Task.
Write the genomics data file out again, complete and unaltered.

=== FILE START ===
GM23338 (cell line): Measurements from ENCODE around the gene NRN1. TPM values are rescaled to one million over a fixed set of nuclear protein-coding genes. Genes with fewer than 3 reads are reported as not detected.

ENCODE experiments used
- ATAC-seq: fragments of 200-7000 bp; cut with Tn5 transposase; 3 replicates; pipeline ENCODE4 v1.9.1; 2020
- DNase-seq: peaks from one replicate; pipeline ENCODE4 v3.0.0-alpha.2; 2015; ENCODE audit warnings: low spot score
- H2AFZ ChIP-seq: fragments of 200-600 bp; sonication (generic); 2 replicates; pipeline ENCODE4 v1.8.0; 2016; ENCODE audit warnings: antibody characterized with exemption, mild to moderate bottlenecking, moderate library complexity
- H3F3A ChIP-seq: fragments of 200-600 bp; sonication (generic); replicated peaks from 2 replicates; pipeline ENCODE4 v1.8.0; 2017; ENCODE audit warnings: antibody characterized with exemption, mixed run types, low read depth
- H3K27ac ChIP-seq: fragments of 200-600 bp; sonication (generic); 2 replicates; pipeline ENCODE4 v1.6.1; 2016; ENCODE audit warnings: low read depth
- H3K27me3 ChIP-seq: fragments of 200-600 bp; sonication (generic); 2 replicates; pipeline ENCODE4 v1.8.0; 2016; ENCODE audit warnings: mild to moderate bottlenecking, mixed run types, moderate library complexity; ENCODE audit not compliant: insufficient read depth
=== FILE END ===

GM23338 (cell line): Measurements from ENCODE around the gene NRN1. TPM values are rescaled to one million over a fixed set of nuclear protein-coding genes. Genes with fewer than 3 reads are reported as not detected.

ENCODE experiments used
- ATAC-seq: fragments of 200-7000 bp; cut with Tn5 transposase; 3 replicates; pipeline ENCODE4 v1.9.1; 2020
- DNase-seq: peaks from one replicate; pipeline ENCODE4 v3.0.0-alpha.2; 2015; ENCODE audit warnings: low spot score
- H2AFZ ChIP-seq: fragments of 200-600 bp; sonication (generic); 2 replicates; pipeline ENCODE4 v1.8.0; 2016; ENCODE audit warnings: antibody characterized with exemption, mild to moderate bottlenecking, moderate library complexity
- H3F3A ChIP-seq: fragments of 200-600 bp; sonication (generic); replicated peaks from 2 replicates; pipeline ENCODE4 v1.8.0; 2017; ENCODE audit warnings: antibody characterized with exemption, mixed run types, low read depth
- H3K27ac ChIP-seq: fragments of 200-600 bp; sonication (generic); 2 replicates; pipeline ENCODE4 v1.6.1; 2016; ENCODE audit warnings: low read depth
- H3K27me3 ChIP-seq: fragments of 200-600 bp; sonication (generic); 2 replicates; pipeline ENCODE4 v1.8.0; 2016; ENCODE audit warnings: mild to moderate bottlenecking, mixed run types, moderate library complexity; ENCODE audit not compliant: insufficient read depth